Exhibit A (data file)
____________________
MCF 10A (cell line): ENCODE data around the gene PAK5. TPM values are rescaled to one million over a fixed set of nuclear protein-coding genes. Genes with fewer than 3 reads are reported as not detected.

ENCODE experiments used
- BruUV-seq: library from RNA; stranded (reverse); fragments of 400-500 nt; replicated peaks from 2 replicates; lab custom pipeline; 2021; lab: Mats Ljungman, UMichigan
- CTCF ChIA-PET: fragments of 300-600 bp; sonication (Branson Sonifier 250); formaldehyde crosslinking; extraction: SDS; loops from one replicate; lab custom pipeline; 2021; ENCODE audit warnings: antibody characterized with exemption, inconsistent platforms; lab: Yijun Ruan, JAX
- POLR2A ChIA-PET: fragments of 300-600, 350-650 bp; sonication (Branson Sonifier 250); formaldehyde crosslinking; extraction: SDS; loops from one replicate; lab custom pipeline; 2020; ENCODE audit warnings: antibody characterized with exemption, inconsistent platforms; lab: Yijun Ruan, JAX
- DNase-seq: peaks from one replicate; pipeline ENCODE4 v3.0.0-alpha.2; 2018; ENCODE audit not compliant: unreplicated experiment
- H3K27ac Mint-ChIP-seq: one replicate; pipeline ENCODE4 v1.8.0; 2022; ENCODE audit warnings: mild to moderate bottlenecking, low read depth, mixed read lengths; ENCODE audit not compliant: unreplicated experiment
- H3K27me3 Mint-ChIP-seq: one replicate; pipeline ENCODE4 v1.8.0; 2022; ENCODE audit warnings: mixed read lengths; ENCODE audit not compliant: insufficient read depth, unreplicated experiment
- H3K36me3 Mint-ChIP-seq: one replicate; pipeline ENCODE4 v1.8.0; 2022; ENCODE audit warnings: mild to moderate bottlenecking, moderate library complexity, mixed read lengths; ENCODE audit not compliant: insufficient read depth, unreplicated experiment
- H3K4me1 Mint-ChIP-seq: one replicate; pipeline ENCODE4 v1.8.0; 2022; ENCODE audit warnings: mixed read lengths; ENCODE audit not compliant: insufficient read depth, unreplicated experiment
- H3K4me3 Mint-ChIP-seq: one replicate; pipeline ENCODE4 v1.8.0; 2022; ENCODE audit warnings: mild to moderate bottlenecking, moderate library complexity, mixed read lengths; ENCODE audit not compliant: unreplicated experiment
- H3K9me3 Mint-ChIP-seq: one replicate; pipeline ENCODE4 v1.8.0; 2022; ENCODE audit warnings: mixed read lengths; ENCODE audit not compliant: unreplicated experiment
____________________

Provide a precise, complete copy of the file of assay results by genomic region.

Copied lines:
MCF 10A (cell line): ENCODE data around the gene PAK5. TPM values are rescaled to one million over a fixed set of nuclear protein-coding genes. Genes with fewer than 3 reads are reported as not detected.

ENCODE experiments used
- BruUV-seq: library from RNA; stranded (reverse); fragments of 400-500 nt; replicated peaks from 2 replicates; lab custom pipeline; 2021; lab: Mats Ljungman, UMichigan
- CTCF ChIA-PET: fragments of 300-600 bp; sonication (Branson Sonifier 250); formaldehyde crosslinking; extraction: SDS; loops from one replicate; lab custom pipeline; 2021; ENCODE audit warnings: antibody characterized with exemption, inconsistent platforms; lab: Yijun Ruan, JAX
- POLR2A ChIA-PET: fragments of 300-600, 350-650 bp; sonication (Branson Sonifier 250); formaldehyde crosslinking; extraction: SDS; loops from one replicate; lab custom pipeline; 2020; ENCODE audit warnings: antibody characterized with exemption, inconsistent platforms; lab: Yijun Ruan, JAX
- DNase-seq: peaks from one replicate; pipeline ENCODE4 v3.0.0-alpha.2; 2018; ENCODE audit not compliant: unreplicated experiment
- H3K27ac Mint-ChIP-seq: one replicate; pipeline ENCODE4 v1.8.0; 2022; ENCODE audit warnings: mild to moderate bottlenecking, low read depth, mixed read lengths; ENCODE audit not compliant: unreplicated experiment
- H3K27me3 Mint-ChIP-seq: one replicate; pipeline ENCODE4 v1.8.0; 2022; ENCODE audit warnings: mixed read lengths; ENCODE audit not compliant: insufficient read depth, unreplicated experiment
- H3K36me3 Mint-ChIP-seq: one replicate; pipeline ENCODE4 v1.8.0; 2022; ENCODE audit warnings: mild to moderate bottlenecking, moderate library complexity, mixed read lengths; ENCODE audit not compliant: insufficient read depth, unreplicated experiment
- H3K4me1 Mint-ChIP-seq: one replicate; pipeline ENCODE4 v1.8.0; 2022; ENCODE audit warnings: mixed read lengths; ENCODE audit not compliant: insufficient read depth, unreplicated experiment
- H3K4me3 Mint-ChIP-seq: one replicate; pipeline ENCODE4 v1.8.0; 2022; ENCODE audit warnings: mild to moderate bottlenecking, moderate library complexity, mixed read lengths; ENCODE audit not compliant: unreplicated experiment
- H3K9me3 Mint-ChIP-seq: one replicate; pipeline ENCODE4 v1.8.0; 2022; ENCODE audit warnings: mixed read lengths; ENCODE audit not compliant: unreplicated experiment